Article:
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The Buchi (麻糰): A Chinese restaurant favourite with many names

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After writing about a Chinese restaurant in my previous post, I got in the mood to talking about a dessert that’s often served in local Chinese restaurants after a heavy multi-course meal. No, we’re not talking about Mango Sago, though that’s pretty much a staple too. I’m actually talking about the Buchi, or the Fried Sesame Seed Balls that usually have colourful pieces of toothpick stuck on them to make them easy to pick up and pop in your mouth. I know it’s the mooncake season and other blogs are probably writing about mooncake recipes, but let’s be real: I like buchi a lot more than mooncakes, so here we are. 🙂

This little critter has a TON of names. Traditionally it’s called 麻糰 [ma tuan] or 麻圆 [ma yuan] depending on where you are in China. But since the latter actually insinuates something round in its name, I decided to go with the first name to label these, because clearly my amateur hands are terrible at keeping these round from start to finish!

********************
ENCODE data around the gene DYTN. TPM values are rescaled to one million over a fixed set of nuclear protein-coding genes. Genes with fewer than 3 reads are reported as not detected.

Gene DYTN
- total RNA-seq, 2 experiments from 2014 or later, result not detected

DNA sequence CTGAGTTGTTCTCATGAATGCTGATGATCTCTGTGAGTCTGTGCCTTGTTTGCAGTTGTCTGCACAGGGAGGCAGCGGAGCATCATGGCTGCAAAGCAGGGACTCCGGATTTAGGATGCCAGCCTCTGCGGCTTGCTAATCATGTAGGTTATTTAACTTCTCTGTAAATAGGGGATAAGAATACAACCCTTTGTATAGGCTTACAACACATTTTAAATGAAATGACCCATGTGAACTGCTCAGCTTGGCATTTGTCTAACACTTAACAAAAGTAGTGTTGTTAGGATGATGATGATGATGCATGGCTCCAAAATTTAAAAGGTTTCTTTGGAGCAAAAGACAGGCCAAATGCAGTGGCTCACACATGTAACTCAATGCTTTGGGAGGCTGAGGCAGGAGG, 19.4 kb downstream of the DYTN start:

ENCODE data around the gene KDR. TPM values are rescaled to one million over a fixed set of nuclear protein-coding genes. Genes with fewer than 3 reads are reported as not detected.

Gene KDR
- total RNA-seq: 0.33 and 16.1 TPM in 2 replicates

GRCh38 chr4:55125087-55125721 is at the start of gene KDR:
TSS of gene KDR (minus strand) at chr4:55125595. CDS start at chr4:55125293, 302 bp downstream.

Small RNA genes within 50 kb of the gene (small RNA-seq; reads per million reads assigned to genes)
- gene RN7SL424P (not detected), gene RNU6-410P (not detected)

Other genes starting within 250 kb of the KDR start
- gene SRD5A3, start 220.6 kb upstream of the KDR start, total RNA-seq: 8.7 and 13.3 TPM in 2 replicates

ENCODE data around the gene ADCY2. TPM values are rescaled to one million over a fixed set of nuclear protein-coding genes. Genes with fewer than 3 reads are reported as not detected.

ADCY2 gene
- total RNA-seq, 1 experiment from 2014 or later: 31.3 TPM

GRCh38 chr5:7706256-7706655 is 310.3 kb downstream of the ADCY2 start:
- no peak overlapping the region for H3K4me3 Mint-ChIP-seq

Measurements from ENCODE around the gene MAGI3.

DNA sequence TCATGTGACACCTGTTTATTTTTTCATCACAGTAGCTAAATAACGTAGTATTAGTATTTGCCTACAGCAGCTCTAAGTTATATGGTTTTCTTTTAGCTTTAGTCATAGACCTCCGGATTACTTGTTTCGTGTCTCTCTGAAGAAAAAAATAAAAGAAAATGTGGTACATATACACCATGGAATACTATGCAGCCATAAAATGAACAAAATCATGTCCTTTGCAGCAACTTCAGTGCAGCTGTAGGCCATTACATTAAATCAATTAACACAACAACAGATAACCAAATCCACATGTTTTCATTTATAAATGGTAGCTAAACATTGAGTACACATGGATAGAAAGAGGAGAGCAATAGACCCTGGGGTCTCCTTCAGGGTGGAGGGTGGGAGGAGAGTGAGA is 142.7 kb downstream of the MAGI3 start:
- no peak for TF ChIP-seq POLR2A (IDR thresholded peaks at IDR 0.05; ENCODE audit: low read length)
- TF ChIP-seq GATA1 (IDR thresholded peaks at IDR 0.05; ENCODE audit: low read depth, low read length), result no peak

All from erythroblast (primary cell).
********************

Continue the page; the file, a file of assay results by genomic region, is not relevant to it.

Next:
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In English, these are known simply as Sesame Seed Balls, which if you translate literally in Chinese is another name still: 芝麻球 [zhi ma qiu]. Again, the word ‘ball’ in the name refers to something round. Some of my sesame balls actually ended up having some strange shapes, but don’t be fooled: They all tasted delicious! I wish I could read the Chinese names to you though, because the English letters really don’t give much justice to proper Mandarin pronunciation. Whatever you want to call them, these crisp on the outside, almost gooey on the inside balls are pretty darn addictive.

In the Philippines, these are simply called Buchi. There are two versions of buchi that exist here, and the other is like this semi-flat filled round that kind of looks like a fat pancake. This is the Chinese restaurant version, which I prefer because anything with toasty sesame seeds is just YUM in my book. They smell amazing and contribute this lovely nutty flavour.

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I learned this once again from one of my all-time favourite cookbooks, and I’m so glad I decided to do this Homemade Sesame Balls Buchi recipe, because, my rookie mistakes notwithstanding, these were absolutely scrumptious!